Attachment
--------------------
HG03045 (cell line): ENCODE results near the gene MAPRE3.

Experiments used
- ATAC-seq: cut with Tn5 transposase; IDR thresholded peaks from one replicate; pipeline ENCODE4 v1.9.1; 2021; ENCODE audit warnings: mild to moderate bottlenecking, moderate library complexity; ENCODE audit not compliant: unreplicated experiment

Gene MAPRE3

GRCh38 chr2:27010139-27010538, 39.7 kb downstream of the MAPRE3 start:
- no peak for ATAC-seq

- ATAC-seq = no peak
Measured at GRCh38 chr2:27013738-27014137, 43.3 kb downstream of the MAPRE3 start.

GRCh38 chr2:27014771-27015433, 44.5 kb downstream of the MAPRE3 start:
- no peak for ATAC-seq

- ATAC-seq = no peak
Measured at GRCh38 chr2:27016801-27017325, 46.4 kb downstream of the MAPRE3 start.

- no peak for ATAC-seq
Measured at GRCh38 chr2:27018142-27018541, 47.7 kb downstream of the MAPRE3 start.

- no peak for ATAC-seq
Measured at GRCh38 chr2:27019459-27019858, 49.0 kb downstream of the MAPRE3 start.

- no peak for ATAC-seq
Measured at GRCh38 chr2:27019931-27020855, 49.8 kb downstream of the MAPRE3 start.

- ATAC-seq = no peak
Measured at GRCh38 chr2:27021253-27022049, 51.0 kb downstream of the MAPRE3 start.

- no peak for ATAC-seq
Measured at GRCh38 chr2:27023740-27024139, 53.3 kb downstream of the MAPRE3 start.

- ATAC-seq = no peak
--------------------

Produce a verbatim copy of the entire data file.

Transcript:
HG03045 (cell line): ENCODE results near the gene MAPRE3.

Experiments used
- ATAC-seq: cut with Tn5 transposase; IDR thresholded peaks from one replicate; pipeline ENCODE4 v1.9.1; 2021; ENCODE audit warnings: mild to moderate bottlenecking, moderate library complexity; ENCODE audit not compliant: unreplicated experiment

Gene MAPRE3

GRCh38 chr2:27010139-27010538, 39.7 kb downstream of the MAPRE3 start:
- no peak for ATAC-seq

- ATAC-seq = no peak
Measured at GRCh38 chr2:27013738-27014137, 43.3 kb downstream of the MAPRE3 start.

GRCh38 chr2:27014771-27015433, 44.5 kb downstream of the MAPRE3 start:
- no peak for ATAC-seq

- ATAC-seq = no peak
Measured at GRCh38 chr2:27016801-27017325, 46.4 kb downstream of the MAPRE3 start.

- no peak for ATAC-seq
Measured at GRCh38 chr2:27018142-27018541, 47.7 kb downstream of the MAPRE3 start.

- no peak for ATAC-seq
Measured at GRCh38 chr2:27019459-27019858, 49.0 kb downstream of the MAPRE3 start.

- no peak for ATAC-seq
Measured at GRCh38 chr2:27019931-27020855, 49.8 kb downstream of the MAPRE3 start.

- ATAC-seq = no peak
Measured at GRCh38 chr2:27021253-27022049, 51.0 kb downstream of the MAPRE3 start.

- no peak for ATAC-seq
Measured at GRCh38 chr2:27023740-27024139, 53.3 kb downstream of the MAPRE3 start.

- ATAC-seq = no peak